As a result, The Foumban Conference was held in July 1961 where a draft constitution was worked out and a federal state system was agreed.
The constitution was agreed in August 1961 and fully consummated in Buea as British troops and officials were gradually leaving . So came the birth of the Federal Republic of Cameroon. Here, there existed the constitution of the Federal Republic of Cameroon but not yet a penal Code.
The first federated penal Code was promulgated by law no. 65-LF-24 /12th November done on the 12th 1965 and law no. 67-LF-1 of the 12th June 1967 of the Republic of Cameroon.
This Code defined and sanctioned crimes if violated by offenders. It was divided into four parts ranging from its applications to simple offences, and two books.
It has been a reference to barristers, law officials, law students or even ordinary persons until the coming into law of the new Penal Code of the Republic of Cameroon. Lawmakers complained that the Penal Code of 1965 is outdated and contains contrary provisions obtained from the period of French and English colonial rule.
There was therefore the need for amendment.
On the 22th of June 2016, the Lower House of the Cameroon Parliament voted to amend some provisions of the Penal Code, with regards to tenancy, adultery and death sentence
These amendments were promulgated by The President of The Republic of Cameroon and put into law on the 12th of July 2016. This marked the amendment of the new Penal Code in Cameroon.
Statement of problem.
The outdated nature of the 1965 penal code which could no longer apply in Cameroon due to evolution in all aspect of the society prompted the enactment of a new penal code in 2016 after serious controversies.
The birth of the new penal code amended some provisions and added some flesh to the old one. Even after the modification and additions, it was still pregnant with lot of problems.
One problem glaring in the 2016 penal code is the inconsistencies between the French version and the English versions because it gave different interpretations of the same law due to poor translation from the original text to English.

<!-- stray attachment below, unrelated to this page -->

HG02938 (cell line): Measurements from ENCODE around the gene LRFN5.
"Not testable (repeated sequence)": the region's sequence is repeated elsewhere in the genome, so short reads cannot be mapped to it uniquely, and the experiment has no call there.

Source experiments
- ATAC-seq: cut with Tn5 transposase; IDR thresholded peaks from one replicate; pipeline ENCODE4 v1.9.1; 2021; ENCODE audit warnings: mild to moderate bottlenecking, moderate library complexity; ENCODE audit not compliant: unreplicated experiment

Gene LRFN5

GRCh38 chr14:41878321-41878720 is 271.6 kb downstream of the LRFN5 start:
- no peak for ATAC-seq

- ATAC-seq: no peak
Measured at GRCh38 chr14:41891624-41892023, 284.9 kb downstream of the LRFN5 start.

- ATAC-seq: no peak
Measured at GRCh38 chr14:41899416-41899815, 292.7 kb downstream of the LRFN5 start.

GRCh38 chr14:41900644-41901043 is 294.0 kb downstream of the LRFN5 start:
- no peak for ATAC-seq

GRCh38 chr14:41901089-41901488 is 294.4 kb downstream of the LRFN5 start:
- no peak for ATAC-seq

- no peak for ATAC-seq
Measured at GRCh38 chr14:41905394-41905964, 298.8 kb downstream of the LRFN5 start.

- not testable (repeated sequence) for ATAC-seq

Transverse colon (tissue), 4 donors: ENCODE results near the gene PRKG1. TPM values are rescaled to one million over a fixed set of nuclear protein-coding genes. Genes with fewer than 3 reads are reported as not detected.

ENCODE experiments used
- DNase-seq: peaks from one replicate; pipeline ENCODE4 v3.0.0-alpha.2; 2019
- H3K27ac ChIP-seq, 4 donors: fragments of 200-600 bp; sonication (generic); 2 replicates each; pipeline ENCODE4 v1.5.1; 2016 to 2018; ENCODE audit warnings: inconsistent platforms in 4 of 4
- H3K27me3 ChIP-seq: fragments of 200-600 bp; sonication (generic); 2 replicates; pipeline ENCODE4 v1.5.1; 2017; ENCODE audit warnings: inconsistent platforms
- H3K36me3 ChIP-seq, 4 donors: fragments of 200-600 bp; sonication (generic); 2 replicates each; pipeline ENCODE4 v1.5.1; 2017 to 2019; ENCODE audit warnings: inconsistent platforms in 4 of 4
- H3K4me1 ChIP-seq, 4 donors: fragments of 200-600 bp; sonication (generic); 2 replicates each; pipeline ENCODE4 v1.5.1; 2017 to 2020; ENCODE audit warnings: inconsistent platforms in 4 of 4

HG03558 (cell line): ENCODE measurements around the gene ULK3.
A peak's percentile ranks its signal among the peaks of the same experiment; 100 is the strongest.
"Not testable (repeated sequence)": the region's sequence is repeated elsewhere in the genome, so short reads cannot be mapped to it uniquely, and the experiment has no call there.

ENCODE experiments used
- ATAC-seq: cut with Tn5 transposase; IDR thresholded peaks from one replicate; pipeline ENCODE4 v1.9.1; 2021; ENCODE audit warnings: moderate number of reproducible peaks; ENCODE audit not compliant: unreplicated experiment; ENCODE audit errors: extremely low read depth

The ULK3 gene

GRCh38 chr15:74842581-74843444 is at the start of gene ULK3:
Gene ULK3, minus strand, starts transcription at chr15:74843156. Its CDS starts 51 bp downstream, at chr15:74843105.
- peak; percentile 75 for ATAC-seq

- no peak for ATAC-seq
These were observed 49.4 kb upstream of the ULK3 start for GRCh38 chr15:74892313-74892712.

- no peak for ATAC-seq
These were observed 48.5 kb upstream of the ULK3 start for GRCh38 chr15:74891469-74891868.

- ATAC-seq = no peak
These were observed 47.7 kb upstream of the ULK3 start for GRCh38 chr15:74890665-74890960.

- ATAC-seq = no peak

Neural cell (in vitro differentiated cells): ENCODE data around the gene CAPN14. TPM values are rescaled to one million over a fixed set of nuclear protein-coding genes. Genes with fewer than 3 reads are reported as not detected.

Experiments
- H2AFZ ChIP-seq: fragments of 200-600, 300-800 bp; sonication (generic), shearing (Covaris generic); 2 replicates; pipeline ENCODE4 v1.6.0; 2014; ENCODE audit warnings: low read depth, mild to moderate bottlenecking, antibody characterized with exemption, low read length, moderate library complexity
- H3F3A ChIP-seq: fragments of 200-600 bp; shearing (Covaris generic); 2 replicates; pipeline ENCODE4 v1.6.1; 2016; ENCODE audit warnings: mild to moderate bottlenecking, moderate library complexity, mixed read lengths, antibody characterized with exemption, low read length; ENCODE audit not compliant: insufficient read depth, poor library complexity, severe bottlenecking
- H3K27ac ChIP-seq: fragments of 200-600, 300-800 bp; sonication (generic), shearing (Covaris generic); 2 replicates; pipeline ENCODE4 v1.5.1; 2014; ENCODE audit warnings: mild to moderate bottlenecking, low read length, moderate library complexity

For instance section 344 defining minors gave different definitions. The English version defined a minor as somebody under the age of 18 while the French version defines a minor as someone und the age of 21.
Again the new penal code prescribed death penalty for a number of offences in spite of repeated calls from Cameroon’s Human Right Commission and the United Nations for Cameroon to abolish the death penalty which is contrary to Cameroon’s international treaty obligations to no avail.
The code again laid more emphases on aspects which was normally supposed to be civil than criminal in nature such as sections 322 on renting fraud, section 127 on bride price and even adultery.
The code equally faces problem of implementation and effectiveness. For instances the code criminalized prostitution but it is still a rampant phonemon in our society today especially in major cities such as Douala and Yaoundé since prostitutes can be seen on major streets at night.
It also punishes child’s marriage and it hasn’t stopped even with child labor. Theact still exists as little children could be spotted hugging everywhere. Just to name a few since the problems are so many.
Main Research question
What are the amended provisions of the 2016 Cameroon’s penal code?
Specific Research Questions
This research seeks to answer the following questions;
What are the amended provisions of the new penal code and what new offences were added in the 2016 penal code in Cameroon?
- Are the amended provisions and the new offenses added in the 2016 penal of Cameroon implemented?
- What policy recommendations can be made to redress the problem caused?
OBJECTIVES OF THE STUDY.
This work has both main and specific objectives.
- The general objective of this study is to examine the amended provisions of the 2016 Cameroon’s penal code.
- Specific Research objectives.
- To find out the amended provisions of the new penal code and the new offenses added in the 2016 penal code in Cameroon.
- To examine the implementation of the amended and new provisions added in the 2016 penal code in Cameroon.
- To make policy recommendations and conclusion.